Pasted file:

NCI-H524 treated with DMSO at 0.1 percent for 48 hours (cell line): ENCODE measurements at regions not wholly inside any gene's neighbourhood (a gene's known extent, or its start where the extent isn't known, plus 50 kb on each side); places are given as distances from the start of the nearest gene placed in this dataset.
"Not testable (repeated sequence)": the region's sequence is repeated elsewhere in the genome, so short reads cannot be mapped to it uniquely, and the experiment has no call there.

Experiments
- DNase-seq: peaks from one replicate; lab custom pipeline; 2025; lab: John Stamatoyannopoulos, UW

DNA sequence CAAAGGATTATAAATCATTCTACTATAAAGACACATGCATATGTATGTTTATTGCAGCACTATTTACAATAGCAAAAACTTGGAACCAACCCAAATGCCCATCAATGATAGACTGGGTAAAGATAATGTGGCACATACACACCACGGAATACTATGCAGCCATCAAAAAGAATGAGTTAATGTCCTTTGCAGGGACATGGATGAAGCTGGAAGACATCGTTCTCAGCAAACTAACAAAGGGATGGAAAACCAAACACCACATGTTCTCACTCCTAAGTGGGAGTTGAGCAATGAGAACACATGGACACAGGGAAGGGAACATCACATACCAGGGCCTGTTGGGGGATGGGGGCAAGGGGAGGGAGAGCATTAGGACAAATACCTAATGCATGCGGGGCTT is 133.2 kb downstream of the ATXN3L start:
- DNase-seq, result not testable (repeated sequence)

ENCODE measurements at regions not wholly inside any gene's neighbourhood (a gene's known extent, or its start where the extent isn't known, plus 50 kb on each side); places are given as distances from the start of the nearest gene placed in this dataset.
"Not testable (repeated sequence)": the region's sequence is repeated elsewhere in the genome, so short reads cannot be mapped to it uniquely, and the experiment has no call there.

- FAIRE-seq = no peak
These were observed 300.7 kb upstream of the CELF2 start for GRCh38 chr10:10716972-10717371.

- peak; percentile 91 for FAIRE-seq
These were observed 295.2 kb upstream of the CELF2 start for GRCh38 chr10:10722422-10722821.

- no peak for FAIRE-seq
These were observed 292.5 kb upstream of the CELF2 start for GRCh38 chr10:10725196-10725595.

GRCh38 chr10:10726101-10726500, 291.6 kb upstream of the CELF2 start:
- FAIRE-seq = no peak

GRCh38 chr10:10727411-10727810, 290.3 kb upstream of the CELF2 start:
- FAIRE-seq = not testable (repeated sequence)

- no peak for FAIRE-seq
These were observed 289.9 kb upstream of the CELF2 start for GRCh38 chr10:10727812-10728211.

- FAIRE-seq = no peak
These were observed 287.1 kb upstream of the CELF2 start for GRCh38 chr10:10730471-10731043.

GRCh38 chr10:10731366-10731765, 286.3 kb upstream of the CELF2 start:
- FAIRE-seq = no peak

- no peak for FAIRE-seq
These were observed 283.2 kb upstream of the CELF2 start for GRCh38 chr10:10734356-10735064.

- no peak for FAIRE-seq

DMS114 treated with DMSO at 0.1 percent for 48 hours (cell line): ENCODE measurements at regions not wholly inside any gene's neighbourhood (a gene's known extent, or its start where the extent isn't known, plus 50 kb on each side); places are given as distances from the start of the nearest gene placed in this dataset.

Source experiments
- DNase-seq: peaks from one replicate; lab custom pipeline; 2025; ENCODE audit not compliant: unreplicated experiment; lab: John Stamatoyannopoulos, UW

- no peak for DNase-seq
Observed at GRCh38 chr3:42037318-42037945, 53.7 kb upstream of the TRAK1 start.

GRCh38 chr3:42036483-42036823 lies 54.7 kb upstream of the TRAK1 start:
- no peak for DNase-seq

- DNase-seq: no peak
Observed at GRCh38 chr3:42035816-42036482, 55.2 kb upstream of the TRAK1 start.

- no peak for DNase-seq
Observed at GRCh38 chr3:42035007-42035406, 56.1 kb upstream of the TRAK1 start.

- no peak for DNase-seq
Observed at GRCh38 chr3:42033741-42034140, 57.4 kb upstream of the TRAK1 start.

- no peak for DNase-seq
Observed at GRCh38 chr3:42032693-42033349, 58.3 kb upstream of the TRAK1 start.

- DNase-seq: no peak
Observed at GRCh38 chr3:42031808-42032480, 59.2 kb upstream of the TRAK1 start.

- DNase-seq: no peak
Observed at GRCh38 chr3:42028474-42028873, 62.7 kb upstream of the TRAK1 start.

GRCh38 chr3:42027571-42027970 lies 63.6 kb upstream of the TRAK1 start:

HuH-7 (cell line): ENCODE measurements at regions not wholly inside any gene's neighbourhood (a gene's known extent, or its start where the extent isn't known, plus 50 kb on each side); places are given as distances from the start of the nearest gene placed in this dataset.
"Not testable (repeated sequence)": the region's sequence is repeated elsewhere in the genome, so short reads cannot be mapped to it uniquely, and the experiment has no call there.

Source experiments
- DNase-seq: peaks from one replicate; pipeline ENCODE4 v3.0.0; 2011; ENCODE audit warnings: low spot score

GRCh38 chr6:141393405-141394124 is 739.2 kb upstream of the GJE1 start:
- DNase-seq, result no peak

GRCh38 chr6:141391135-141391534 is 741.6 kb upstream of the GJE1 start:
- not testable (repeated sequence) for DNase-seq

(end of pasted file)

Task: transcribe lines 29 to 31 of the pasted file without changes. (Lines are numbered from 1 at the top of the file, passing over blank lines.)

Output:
Source experiments
- DNase-seq: peaks from one replicate; lab custom pipeline; 2025; ENCODE audit not compliant: unreplicated experiment; lab: John Stamatoyannopoulos, UW

- no peak for DNase-seq